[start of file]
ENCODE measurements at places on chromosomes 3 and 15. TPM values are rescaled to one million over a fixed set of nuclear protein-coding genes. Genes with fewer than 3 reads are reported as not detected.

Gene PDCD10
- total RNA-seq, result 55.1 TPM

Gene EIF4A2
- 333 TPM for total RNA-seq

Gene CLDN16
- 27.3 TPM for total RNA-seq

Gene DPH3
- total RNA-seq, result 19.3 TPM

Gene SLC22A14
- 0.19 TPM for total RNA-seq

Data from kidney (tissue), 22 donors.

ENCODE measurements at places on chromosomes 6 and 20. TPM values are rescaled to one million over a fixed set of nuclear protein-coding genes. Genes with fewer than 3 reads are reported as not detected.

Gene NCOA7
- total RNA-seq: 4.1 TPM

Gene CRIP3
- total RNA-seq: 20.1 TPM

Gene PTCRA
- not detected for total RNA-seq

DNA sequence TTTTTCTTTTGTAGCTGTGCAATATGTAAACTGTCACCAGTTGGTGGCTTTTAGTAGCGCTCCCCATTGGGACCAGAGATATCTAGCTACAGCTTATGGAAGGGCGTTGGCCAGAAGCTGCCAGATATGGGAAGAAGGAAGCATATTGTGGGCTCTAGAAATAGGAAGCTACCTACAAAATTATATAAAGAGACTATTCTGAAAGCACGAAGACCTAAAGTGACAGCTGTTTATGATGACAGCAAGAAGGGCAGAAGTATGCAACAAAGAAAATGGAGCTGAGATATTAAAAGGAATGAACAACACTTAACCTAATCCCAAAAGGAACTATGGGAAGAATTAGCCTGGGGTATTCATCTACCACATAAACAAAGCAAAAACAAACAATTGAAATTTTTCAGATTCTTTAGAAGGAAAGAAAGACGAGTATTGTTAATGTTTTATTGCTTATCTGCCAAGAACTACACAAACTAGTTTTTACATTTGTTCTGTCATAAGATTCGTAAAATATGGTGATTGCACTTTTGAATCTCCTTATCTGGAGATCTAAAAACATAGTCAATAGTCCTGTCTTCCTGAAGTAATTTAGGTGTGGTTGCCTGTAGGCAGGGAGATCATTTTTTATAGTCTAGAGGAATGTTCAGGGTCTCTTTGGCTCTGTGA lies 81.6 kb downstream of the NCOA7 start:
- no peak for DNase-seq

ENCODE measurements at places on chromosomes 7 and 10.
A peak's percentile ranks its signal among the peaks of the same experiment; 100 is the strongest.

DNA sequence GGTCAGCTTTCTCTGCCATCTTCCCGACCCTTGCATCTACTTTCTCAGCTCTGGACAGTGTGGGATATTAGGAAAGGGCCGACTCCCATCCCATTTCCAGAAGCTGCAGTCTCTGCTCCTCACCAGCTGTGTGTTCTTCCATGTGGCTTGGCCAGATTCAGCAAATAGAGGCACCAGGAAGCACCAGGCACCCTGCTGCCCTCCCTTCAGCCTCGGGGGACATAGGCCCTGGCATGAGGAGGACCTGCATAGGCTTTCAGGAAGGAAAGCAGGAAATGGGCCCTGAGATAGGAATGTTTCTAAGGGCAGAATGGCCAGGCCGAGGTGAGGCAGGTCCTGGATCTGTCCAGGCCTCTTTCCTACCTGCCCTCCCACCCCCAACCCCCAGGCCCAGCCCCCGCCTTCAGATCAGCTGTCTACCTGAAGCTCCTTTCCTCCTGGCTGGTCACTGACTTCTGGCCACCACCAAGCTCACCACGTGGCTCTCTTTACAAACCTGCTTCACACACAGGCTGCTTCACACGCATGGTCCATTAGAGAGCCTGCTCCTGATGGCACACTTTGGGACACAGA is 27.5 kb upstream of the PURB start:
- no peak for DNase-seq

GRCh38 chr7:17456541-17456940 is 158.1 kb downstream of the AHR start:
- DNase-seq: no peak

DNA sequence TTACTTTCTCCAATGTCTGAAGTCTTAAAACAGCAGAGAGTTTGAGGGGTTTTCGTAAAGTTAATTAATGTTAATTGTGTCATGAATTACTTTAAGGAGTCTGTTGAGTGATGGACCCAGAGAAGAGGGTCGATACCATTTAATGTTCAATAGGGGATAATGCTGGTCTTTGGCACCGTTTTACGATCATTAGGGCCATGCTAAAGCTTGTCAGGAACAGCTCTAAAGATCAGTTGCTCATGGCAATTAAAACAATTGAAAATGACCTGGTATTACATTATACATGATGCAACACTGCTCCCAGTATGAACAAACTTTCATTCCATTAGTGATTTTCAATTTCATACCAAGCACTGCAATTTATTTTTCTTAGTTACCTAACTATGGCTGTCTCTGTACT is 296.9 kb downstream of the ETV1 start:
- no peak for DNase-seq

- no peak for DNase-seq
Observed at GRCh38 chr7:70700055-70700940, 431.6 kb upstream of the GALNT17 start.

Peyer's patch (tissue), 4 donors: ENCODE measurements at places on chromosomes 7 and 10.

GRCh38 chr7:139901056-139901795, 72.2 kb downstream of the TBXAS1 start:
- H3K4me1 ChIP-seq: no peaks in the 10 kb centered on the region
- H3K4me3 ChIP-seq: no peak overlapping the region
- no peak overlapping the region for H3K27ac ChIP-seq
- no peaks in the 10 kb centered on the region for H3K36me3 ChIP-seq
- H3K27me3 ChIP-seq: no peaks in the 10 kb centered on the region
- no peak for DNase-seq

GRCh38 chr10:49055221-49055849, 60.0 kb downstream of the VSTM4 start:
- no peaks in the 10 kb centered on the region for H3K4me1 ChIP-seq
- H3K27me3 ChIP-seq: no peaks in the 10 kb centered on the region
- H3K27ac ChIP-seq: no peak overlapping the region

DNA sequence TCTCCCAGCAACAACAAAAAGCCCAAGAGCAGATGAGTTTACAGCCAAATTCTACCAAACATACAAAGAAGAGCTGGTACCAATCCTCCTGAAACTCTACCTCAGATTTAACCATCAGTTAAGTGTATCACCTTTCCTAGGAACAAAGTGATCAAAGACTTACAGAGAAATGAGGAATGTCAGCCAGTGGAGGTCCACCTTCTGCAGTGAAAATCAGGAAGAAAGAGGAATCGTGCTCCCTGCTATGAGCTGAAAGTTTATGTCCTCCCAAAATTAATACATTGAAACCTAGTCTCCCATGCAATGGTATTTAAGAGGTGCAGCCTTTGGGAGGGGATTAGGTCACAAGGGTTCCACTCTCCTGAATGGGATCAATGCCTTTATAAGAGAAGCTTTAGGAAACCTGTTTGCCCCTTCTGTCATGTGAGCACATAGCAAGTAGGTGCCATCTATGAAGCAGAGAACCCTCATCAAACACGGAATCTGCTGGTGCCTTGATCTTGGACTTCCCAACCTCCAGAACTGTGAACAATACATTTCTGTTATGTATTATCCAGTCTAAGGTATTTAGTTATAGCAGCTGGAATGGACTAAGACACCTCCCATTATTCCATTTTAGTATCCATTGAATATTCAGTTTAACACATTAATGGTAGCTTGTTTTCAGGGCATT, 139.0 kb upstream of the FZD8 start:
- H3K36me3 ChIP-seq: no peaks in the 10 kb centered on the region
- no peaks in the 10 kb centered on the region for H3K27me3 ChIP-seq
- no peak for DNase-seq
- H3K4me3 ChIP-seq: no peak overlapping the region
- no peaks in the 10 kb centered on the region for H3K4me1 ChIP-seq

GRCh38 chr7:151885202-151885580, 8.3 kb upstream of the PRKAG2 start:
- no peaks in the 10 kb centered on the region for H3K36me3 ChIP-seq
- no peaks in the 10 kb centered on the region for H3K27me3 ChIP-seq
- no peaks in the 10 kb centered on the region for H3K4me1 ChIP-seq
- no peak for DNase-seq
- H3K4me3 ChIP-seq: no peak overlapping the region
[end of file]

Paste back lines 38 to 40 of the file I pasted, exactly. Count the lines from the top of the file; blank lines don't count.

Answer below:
- H3K27me3 ChIP-seq: no peaks in the 10 kb centered on the region
- no peak for DNase-seq

GRCh38 chr10:49055221-49055849, 60.0 kb downstream of the VSTM4 start: